I am not a storyteller. I do not regale my children with enchanting tales that have a beginning, middle, and end. Rather, I am more of a conversationalist and lecturer. If something happens to me and I want to tell someone else about it, I regurgitate it all, in a rush, splat. There is no weaving, no crafting, no plotting. Therefore, it is a rather odd coincidence that I have fallen into the habit of telling my baby a story every night before bed.
It came about quite by accident. One night when I went upstairs to tuck the kids in to bed, my littlest grabbed me with his big blue eyes and said, all sweet-like and pleading, “Mama, tell me a story about when you were little.”
So I told him about the time when my dad woke me up in the middle of the night but it didn’t seem like the middle of the night because everything was lit up with a weird yellow-orange light because a gas line had exploded a few miles away. It felt like the whole town was out and about, and we walked around talking with the neighbors just like Atticus and Scout and Jem did when Miss Maudie’s house burned down (though I didn’t include that last part in my story).
And wouldn’t you know, that pleading question is now the first thing he says to me every night when I walk into his room. So I curl up on the bed beside him and rack my memory for something interesting. As I start to talk, his breathing slows and his body stills. His eyes fix on my face, and he listens for all he’s worth. I can actually see him listening. When I finish—and the stories are no more than a minute or two long—he smiles, sucks in a big breath like he’s coming up for air, and giggles. He always, always begs for one more story.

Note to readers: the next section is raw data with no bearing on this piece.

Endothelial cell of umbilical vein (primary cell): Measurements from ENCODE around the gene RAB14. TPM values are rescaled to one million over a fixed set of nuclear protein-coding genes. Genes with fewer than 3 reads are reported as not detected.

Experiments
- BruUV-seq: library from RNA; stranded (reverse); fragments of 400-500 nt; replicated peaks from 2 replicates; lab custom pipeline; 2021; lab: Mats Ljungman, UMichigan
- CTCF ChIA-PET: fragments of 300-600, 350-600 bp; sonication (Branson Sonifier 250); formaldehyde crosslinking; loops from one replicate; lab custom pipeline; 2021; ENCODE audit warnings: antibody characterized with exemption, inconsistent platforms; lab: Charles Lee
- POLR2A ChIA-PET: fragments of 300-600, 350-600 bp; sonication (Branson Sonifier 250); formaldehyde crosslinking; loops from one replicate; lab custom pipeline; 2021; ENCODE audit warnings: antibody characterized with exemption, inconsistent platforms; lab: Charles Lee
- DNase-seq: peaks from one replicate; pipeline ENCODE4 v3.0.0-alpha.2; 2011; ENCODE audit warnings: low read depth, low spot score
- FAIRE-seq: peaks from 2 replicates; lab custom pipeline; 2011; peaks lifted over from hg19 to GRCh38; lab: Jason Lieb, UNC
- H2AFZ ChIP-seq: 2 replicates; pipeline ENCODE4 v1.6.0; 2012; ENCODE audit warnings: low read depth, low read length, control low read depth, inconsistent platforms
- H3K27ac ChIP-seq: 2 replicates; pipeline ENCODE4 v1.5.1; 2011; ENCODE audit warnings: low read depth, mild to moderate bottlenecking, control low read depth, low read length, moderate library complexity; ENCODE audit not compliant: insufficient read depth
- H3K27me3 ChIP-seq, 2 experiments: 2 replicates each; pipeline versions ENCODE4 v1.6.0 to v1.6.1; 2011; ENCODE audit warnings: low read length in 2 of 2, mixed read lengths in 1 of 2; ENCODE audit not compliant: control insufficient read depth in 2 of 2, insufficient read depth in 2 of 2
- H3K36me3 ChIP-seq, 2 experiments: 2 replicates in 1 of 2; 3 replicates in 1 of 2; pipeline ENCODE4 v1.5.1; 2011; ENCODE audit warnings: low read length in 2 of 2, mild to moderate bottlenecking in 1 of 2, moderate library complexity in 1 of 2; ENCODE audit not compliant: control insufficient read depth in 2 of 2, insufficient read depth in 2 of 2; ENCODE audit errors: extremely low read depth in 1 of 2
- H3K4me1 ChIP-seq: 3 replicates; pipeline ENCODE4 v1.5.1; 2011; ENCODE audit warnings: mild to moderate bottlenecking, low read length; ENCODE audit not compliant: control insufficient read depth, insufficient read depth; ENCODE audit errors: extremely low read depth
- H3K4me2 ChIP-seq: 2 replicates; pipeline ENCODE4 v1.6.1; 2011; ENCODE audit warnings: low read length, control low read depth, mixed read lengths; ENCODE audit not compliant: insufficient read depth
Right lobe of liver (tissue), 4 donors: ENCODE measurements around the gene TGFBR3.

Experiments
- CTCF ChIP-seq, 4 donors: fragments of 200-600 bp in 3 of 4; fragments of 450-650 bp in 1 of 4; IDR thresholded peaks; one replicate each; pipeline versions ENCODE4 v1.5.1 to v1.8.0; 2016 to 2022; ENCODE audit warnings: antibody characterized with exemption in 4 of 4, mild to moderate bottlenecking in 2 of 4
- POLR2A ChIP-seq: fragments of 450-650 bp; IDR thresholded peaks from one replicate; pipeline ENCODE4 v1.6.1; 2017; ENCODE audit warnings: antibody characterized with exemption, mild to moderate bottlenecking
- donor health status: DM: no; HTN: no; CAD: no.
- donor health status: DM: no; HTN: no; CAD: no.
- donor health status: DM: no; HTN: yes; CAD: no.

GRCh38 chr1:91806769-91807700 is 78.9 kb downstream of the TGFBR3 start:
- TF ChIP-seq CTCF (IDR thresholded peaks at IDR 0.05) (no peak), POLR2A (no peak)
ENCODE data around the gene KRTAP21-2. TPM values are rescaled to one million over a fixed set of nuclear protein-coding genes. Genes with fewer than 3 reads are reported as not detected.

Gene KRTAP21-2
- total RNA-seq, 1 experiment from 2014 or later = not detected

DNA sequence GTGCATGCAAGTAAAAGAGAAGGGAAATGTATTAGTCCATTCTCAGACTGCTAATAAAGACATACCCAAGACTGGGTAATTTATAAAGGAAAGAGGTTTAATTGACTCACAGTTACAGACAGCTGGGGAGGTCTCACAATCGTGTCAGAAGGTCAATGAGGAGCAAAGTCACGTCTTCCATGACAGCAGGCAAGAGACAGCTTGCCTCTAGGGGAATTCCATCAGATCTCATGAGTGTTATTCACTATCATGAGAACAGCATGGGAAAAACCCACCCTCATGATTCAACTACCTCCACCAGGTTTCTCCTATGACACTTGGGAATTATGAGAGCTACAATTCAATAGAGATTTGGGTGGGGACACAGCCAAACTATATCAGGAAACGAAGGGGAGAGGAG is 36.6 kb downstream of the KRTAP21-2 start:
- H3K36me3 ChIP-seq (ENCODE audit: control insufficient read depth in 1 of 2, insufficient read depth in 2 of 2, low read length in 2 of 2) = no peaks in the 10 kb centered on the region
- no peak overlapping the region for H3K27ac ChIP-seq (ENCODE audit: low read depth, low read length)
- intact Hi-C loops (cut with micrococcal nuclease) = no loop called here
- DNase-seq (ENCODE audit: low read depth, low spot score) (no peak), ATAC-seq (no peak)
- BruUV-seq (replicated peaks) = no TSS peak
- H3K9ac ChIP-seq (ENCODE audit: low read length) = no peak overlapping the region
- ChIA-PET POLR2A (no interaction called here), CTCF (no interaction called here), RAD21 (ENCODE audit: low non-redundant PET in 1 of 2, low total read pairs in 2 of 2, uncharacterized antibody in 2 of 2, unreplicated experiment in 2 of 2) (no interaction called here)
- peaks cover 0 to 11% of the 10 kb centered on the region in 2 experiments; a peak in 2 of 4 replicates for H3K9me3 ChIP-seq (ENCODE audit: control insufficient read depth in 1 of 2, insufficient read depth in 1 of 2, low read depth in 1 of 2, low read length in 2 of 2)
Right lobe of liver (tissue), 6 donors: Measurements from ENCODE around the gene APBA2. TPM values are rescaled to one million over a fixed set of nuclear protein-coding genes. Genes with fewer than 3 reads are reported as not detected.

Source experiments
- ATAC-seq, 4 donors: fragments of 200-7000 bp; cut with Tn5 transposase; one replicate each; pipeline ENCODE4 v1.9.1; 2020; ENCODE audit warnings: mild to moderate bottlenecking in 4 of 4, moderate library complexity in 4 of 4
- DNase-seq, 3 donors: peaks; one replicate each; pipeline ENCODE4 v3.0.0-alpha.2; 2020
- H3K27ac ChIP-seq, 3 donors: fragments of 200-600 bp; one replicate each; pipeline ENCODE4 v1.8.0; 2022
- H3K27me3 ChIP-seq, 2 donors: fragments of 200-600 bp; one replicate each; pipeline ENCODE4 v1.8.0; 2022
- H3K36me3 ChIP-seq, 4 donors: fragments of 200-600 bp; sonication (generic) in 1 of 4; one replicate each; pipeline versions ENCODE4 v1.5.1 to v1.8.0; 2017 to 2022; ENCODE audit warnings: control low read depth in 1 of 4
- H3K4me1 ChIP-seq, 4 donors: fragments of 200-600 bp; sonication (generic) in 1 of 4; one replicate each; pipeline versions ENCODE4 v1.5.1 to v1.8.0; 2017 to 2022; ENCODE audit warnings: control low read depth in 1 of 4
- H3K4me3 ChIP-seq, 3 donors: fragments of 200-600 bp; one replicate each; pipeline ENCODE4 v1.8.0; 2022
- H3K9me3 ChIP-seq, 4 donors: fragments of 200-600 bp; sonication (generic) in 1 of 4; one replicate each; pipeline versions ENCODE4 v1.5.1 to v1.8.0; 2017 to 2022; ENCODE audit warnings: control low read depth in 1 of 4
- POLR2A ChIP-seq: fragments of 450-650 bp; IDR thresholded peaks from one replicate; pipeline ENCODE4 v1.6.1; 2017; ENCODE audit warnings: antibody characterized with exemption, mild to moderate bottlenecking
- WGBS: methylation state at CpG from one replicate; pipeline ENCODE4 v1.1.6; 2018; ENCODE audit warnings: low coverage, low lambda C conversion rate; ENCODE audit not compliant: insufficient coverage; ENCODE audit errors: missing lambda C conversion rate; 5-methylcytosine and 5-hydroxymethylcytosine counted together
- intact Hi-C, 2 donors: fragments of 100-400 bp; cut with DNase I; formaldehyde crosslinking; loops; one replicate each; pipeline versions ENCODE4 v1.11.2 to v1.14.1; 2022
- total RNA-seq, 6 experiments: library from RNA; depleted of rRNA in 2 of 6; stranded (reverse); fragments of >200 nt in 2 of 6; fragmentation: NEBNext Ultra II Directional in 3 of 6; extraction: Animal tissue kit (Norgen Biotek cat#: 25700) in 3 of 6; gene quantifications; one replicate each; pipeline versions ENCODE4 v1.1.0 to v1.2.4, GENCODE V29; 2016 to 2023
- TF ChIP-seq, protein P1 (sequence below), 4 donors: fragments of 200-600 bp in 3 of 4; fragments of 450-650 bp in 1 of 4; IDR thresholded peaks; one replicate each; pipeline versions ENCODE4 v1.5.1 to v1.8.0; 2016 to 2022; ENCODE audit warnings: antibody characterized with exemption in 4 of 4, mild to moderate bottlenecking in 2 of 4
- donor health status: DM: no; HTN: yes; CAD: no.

A week or so into our new routine, he asked me to retell a specific story. “The second one you told me,” he said. I was surprised. Was he keeping a mental list of the stories I told? I asked him to recount the ones I’d told him, and sure enough, he could correctly identify story one, two, three, four, etc. I was impressed. For whatever reason, these random memories I’m dredging up to appease him with are sticking in his noggin.
I doubt he could keep the stories in order anymore, though, there have been so many. Usually they’re just bits and pieces of my past, like the time one of our rabbits chewed off my Barbie’s hand, or the one about how I put our neighbor’s chubby dog on an aggressive keep-up-with-me-while-I-ride-my-bike-around-town fitness plan when I was just supposed to be taking it for a little walk every day, or the time bear tracks were found in the swamp below where I waited for the bus on dark school mornings and how I was too scared to go to the bus stop by myself anymore. Others are more well-rounded stories, like when my dad chased the joyriders out of the creek, or when one of our rabbits abandoned her litter and we tried to keep the bunnies alive in the oven (total fail). In every single case, no matter how fragmented the memory, he acts like I just gave him a piece of the moon. Which makes me wonder: is story telling more than just the sum of its parts?
In any case, I’m slowly, very slowly, beginning to see this new ritual as an opportunity and not a chore, and sometimes (but not often enough) I think about the story ahead of time. Once in a great while there’s even a beginning, a middle, and an end.